Where: Manly is one of the most popular tourist hubs on Sydney’s northern beaches, while Maroubra is one of the eastern beach suburbs, south of Bondi.

Great Whites
In a nutshell: If grey nurse sharks are a bit tame for your liking, check dis!
Tell me more: Two companies run cage diving expeditions off Port Lincoln, South Australia, to locations home to not only great white sharks, but also sea lions and fur seals. They plonk you in a cage, then plonk the cage in amongst some of the most ferocious predators on earth, while you try very hard not to wet yourself (not that anyone’ll notice).
Where: Port Lincoln is way down south on the Eyre Peninsula, 280km from Adelaide.

The Yongala
In a nutshell: Arguably the country’s greatest wreck dive
Tell me more: The SS Yongala sunk in a cyclone in 1911, taking down all of its 122 passengers and crew. The wreck was discovered during World War II, and the exact circumstances of its demise remain a mystery. The Yongala is in good shape on the sea floor, and hosts a plethora of sea animals.
Where: The wreck lies off Cape Bowling Green, near Townsville, Queensland. Tours leave from either Townsville or Airlie Beach.

Byron Bay
In a nutshell: Where tropical meets temperate
Tell me more: Julian Rocks Marine Reserve lies at the intersection of southerly and northerly currents, creating the unique blend of warm and cold water, which allows a variety of marine life to thrive. In summer months you’re likely to come across leopard sharks. They’re very distinctive-looking and, thankfully, aren’t too bothered by humans. You can also spot whales and dolphins from certain spots in Byron.
Where: The reserve is three kilometres off the Byron coast, in northern NSW.

In a nutshell: About as far south as you can dive.
Tell me more: It’s a little known fact that there are scores of places to dive in Tassie. You can navigate submerged caves, giant kelp forests and shipwrecks dating back to the 17th century, all while getting acquainted with dolphins, seahorses, sea dragons and countless other cuddly creatures. Top spots include, Bicheno, Rock Cape, King, Maria and Flinders Islands and EagleHawk Neck. You can even dive close to Hobart.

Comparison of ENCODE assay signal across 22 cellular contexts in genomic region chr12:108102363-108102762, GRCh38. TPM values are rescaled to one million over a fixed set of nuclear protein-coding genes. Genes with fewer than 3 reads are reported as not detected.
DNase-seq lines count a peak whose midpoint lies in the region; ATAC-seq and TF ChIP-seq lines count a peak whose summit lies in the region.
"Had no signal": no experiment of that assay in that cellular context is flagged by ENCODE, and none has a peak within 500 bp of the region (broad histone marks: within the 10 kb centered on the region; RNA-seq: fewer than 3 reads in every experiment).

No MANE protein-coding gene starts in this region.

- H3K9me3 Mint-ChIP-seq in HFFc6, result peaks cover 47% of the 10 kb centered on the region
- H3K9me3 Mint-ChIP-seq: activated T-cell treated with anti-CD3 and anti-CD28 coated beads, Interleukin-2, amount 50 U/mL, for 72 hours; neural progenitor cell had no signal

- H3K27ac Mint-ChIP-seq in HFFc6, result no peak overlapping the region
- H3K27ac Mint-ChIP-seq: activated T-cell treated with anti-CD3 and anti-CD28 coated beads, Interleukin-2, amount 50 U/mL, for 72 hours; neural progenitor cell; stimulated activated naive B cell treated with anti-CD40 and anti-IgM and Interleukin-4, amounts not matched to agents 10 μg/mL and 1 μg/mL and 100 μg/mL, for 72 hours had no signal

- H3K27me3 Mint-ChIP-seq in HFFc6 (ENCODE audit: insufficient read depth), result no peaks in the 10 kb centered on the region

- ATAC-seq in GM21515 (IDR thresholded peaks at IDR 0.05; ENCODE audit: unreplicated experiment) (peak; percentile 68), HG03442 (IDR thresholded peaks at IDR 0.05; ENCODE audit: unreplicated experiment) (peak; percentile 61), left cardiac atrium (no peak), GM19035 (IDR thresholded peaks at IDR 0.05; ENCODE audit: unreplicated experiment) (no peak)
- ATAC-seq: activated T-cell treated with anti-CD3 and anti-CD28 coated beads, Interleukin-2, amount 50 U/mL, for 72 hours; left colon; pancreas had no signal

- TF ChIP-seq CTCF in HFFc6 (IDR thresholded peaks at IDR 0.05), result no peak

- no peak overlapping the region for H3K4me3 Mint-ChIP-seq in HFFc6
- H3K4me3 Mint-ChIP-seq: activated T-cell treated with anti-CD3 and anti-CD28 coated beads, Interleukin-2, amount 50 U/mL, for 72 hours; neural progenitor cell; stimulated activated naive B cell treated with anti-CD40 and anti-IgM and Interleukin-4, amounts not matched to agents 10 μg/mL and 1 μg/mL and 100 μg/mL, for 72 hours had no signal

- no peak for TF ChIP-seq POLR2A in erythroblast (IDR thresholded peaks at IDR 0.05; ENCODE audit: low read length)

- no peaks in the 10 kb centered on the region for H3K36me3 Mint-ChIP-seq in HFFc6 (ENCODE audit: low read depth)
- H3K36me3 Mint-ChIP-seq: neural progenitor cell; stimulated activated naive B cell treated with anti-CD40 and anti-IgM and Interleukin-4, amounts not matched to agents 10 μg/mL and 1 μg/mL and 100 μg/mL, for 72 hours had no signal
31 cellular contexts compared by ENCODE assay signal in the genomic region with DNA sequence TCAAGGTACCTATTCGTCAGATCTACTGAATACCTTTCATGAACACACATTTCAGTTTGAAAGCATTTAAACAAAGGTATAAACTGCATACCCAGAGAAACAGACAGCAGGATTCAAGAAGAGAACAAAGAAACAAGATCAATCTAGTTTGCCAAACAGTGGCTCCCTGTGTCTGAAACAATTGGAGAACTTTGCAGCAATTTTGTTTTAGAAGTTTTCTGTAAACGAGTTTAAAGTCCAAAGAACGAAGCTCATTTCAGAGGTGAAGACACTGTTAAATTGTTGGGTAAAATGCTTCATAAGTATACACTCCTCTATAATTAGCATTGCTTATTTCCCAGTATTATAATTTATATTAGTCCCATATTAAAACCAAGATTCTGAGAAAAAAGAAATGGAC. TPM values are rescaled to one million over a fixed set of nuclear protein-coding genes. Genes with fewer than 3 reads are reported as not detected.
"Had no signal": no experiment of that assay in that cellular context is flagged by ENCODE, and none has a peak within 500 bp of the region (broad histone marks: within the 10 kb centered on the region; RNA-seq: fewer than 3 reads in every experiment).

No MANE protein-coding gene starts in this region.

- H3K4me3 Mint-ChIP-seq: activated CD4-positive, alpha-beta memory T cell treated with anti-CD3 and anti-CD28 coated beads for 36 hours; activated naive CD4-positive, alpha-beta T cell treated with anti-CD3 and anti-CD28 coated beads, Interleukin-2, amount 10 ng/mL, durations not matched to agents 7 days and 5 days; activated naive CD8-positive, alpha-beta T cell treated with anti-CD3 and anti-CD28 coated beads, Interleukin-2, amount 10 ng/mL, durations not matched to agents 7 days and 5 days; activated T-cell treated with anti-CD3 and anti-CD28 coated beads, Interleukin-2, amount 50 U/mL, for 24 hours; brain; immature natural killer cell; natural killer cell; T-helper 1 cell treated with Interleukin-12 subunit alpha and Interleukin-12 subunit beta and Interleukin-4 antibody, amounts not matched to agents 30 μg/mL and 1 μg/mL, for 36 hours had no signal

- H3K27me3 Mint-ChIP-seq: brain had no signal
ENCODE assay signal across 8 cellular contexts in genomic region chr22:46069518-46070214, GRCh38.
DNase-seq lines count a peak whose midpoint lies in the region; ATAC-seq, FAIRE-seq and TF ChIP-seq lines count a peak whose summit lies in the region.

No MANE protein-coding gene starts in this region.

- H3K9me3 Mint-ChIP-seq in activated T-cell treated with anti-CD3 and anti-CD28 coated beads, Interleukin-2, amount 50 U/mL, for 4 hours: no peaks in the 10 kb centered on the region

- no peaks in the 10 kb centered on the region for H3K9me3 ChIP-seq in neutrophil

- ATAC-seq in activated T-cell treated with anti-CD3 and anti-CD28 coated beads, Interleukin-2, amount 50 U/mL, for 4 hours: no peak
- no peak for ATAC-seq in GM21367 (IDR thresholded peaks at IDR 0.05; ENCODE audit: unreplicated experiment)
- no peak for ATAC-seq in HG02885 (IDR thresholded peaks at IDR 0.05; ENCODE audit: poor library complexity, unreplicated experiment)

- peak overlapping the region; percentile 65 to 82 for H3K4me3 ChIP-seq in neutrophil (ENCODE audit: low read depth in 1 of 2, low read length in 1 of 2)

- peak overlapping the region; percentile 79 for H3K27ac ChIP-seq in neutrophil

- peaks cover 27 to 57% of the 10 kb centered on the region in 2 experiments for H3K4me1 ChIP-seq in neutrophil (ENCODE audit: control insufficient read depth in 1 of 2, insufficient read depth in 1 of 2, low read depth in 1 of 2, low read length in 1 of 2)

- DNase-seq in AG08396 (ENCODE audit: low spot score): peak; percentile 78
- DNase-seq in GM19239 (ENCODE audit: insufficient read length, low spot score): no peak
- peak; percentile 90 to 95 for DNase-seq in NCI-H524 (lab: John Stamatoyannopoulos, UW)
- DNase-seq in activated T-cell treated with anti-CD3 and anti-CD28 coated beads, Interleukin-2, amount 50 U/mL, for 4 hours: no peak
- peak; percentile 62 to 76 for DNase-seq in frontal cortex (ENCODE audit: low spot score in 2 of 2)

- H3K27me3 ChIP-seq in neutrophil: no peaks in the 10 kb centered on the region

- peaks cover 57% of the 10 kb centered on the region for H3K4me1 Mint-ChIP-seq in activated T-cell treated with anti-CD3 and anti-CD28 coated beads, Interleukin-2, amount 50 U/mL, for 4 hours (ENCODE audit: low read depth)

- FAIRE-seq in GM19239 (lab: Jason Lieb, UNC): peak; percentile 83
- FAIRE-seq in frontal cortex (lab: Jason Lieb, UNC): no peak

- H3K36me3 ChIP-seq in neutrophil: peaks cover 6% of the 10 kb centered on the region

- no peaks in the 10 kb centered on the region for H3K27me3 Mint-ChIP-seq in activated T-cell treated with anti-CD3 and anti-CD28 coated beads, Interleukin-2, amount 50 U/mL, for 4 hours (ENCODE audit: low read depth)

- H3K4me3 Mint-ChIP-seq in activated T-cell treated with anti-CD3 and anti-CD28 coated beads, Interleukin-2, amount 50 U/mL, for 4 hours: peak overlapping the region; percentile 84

Where: Head south, and keep going. If you reach a massive ice block, you’ve gone too far.

Cape Naturaliste
In a nutshell: A submerged warship, one-of-a-kind seagrass meadow, and over 300 species of marine life.
Tell me more: The Busselton Jetty has provided artificial protection to some of Australia’s most colourful fish and coral, making for an eye-catching dive experience. Nearby, you can explore the HMAS Swan, which was lowered to the seabed after her retirement specifically for the enjoyment of divers like you.
Where: Cape Naturaliste is located near the town of Dunsborough, south of Perth, WA.

Lord Howe Island
In a nutshell: Dive the world’s southernmost coral reef
Tell me more: Like Byron Bay, Lord Howe Island offers both tropical and temperate waters. The island hosts so much marine diversity, and incomparable beauty, that it has been World Heritage listed. It’s renowned for its pristine, pollution-free environment, providing some of the most pure diving waters
in the world.
Where: Lord Howe is two hours by air from Sydney and Brisbane. It’s admittedly more expensive to get to than some of the other options, but it may well be worth it.

Still want more?


– Seal Rocks, NSW – more adventures with grey nurse sharks.
– Solitary Islands, Coffs Harbour, NSW – a colourful array of coral, fish, turtles and even humpback whales.
– Wreck diving in Sydney – there’s several wrecks to be poked and prodded around.